Nothing Beats Experience in Fashion Journalism (Op-Ed)

Blog Notes

Two things are true about fashion journalism today, social media is an option and trends are displayed quickly. Yet for “old school” veterans that hasn’t improved the industry, instead it’s lowered its standards. Taking a swipe at bloggers like Susie Bubble Sally Singer, Creative Digital Director for Vogue.com wrote, “They’re heralding the death of style.”

They’re heralding the death of style.

Sally Singer, Creative Digital Director for Vogue.com

When I’m surrounded by woefully attired passengers, diddling on their cell phones on the bus, in transparent leggings, garish t-shirts and pre-fabricated holey jeans, I must agree. If they’re being exposed to the latest online why aren’t they dressed better? I guess the phenomenal editing eye of Diana Vreeland, in the 1960’s, is as foreign to them as a tasteful pantsuit?

Polyvore Collage

Today, as a professional fashion/feature writer with over 20 years experience, I feel I’ve benefited immensely from paying my dues in print first. The same techniques-concocting an idea, researching it, then fleshing out a story-still apply and make my blogs just as strong as my print pieces. If I just decided to embark on a fashion journalism career because I can type and wear a size 6 that wouldn’t be the case.

Career Checklist: Chriselle Lim’s Tips for a Stylish Workday (http://www.whowhatwhere.com/chriselle-lim-work-wardrobe-tips-slide17) is a perfect example of how a fashion blogger transferred her print skills to the internet. This practice is eliminated by some over eager “street style bloggers” who just want to be seen immediately online to promote their blogs.

Their clothes aren’t carefully curated, and chosen out of self-awareness, but to play “dress up” as the icon they’re trying to be. Once the internet viewer sees them they falsely believe they’re a genuine fashion expert reporting on the latest. Realistically their presence dilutes the value of a viable design photographed by David Sims or Mario Testino for Vogue.

Letter to Diane Von Furstenberg Written by Diana Vreeland

In 2019, despite those who’ve successfully written fashion blogs and posted selfies without prior training, a portfolio with strong clips is still a requirement. A blog can be part of that if it’s consistently well written. An excellent way to ensure that is to get a solid education, take additional journalism and fashion classes, and write for a publication occasionally.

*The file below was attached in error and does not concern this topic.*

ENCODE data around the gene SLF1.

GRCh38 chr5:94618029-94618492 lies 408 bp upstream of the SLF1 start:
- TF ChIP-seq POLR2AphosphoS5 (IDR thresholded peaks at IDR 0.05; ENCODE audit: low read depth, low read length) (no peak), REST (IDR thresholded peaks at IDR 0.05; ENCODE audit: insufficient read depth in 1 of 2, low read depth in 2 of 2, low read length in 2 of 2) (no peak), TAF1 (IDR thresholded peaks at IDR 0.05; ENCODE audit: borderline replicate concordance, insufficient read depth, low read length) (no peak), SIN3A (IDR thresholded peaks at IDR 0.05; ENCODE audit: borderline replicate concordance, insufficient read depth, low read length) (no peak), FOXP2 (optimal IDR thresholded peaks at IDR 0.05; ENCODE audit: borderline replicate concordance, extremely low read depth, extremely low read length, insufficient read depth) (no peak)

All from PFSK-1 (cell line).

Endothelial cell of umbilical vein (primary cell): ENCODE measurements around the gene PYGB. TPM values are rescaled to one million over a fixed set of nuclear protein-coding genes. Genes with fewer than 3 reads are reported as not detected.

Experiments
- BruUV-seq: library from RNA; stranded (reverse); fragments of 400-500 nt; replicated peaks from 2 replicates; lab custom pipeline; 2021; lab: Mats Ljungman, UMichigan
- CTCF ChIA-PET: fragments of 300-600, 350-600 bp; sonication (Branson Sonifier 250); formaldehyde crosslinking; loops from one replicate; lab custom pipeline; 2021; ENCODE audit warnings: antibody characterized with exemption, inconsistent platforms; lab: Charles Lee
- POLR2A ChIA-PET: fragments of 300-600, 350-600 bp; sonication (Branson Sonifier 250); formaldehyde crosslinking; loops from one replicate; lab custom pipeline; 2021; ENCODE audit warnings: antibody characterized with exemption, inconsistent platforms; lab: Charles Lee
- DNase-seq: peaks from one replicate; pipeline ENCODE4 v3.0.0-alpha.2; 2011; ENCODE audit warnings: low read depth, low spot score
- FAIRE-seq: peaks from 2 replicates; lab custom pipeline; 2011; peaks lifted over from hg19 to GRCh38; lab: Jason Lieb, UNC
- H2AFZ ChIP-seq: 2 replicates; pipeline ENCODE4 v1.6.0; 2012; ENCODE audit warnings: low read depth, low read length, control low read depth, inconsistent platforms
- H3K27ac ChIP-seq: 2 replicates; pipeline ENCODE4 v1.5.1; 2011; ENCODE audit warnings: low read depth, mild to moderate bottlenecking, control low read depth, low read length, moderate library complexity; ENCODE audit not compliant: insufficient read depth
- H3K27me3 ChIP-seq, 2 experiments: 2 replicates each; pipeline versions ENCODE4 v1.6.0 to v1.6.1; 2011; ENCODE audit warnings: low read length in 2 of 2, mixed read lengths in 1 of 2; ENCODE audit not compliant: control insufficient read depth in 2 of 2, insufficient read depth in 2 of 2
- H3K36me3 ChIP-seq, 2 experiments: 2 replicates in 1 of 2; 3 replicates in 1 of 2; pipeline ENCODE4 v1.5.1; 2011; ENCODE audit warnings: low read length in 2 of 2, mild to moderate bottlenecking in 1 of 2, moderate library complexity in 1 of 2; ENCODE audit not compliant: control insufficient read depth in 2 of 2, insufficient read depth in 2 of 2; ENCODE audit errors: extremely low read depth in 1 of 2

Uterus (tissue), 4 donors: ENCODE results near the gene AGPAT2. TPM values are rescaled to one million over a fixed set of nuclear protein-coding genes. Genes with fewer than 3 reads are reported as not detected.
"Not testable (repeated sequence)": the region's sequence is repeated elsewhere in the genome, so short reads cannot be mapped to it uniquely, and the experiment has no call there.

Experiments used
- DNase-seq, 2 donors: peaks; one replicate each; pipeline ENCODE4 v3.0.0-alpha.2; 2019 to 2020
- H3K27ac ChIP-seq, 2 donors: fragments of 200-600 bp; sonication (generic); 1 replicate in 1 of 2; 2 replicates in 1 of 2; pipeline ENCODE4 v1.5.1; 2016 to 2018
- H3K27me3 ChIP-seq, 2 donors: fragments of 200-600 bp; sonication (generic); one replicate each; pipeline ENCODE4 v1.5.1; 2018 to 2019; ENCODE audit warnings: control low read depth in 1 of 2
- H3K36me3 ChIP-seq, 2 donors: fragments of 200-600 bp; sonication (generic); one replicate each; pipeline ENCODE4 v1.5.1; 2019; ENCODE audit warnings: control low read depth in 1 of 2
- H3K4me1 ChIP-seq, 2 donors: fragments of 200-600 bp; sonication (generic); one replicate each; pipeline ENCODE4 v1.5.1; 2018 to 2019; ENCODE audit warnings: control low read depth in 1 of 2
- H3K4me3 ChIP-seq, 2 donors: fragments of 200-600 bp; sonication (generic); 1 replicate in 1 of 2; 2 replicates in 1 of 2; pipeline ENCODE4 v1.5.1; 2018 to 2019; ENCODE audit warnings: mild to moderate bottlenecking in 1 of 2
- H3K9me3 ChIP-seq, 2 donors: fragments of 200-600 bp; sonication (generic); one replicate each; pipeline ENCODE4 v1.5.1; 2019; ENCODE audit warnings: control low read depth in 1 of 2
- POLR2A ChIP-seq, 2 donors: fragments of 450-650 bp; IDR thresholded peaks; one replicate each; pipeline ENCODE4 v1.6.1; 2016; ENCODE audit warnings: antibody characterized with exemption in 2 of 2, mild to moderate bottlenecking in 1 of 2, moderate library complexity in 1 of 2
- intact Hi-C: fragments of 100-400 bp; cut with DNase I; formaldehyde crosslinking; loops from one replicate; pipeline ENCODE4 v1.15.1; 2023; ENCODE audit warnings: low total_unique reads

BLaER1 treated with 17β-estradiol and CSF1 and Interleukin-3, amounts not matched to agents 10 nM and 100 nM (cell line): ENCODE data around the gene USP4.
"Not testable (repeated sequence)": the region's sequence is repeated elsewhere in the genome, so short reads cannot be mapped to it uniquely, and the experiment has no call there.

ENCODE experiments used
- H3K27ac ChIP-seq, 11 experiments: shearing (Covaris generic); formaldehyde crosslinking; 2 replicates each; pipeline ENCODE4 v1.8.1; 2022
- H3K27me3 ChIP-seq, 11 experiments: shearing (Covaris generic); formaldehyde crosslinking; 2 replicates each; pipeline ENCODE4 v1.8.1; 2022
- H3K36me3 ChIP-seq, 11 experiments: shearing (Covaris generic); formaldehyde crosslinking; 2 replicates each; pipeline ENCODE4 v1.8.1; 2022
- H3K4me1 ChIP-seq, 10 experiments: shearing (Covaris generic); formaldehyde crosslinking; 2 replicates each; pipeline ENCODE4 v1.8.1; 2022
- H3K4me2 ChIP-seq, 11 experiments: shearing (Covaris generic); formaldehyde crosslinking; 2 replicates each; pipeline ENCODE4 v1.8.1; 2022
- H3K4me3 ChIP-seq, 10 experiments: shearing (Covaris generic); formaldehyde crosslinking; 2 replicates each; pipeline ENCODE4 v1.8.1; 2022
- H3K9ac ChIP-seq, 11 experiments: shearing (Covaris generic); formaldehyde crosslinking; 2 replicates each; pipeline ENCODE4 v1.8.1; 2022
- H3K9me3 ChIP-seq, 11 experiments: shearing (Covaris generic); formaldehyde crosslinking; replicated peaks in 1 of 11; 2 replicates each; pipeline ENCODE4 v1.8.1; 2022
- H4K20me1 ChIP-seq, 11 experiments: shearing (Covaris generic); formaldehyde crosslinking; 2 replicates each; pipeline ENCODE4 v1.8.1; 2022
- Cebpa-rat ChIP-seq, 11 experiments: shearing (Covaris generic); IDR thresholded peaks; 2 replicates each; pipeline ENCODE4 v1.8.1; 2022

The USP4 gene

When this is achieved it’s possible to re-educate consumers who see clothing as disposable, a problem exacerbated by the internet. Whether they’re coached in fashion coordination, or creating a signature style, it should be a priority for responsible fashion bloggers. While social media can benefit fashion journalism profoundly, experience shouldn’t be overlooked in the process.

Works Cited:

Azher (Ali), Fateh, “How Social Media Is Changing Fashion”, Huffington Post, January 19, 2017 (https://www.huffingtonpost.com/entry/how-social-media-is-changing-fashion)

Sabahat, Raza, “Positives and Negatives of Social Media”,Voice of Journalists, May 18, 2015 (https://www.voj.news/positives-and-negatives-of-social-media)

Materise, Maria, “Is Social Media Changing the Role of Journalists?”, Cision, August 7, 2015 (https://www.cision.com/us/2015/08/is-social-media-changing-the-role-of-journalists)

Bruzdaam, “Social Media Makes An Impact on Fashion Journalism”, Beginning Journalism A University of Wisconsin Edu Claire course site about journalism,”October 23, 2013 (https://cj222wordpress.com/2013/3/10/23.social-media-makes-an-impact-on-fashion-journalism/)

Manlisa, Racco, “Vogue.com Slams Fashion Bloggers: ‘You are heralding the death of style'”, National Global News.ca, September 26, 2016 (https://globalnews.ca/news/2963638/vogue-com-slams-fashion-bloggers-you-are-heralding-the-death-of-style/}

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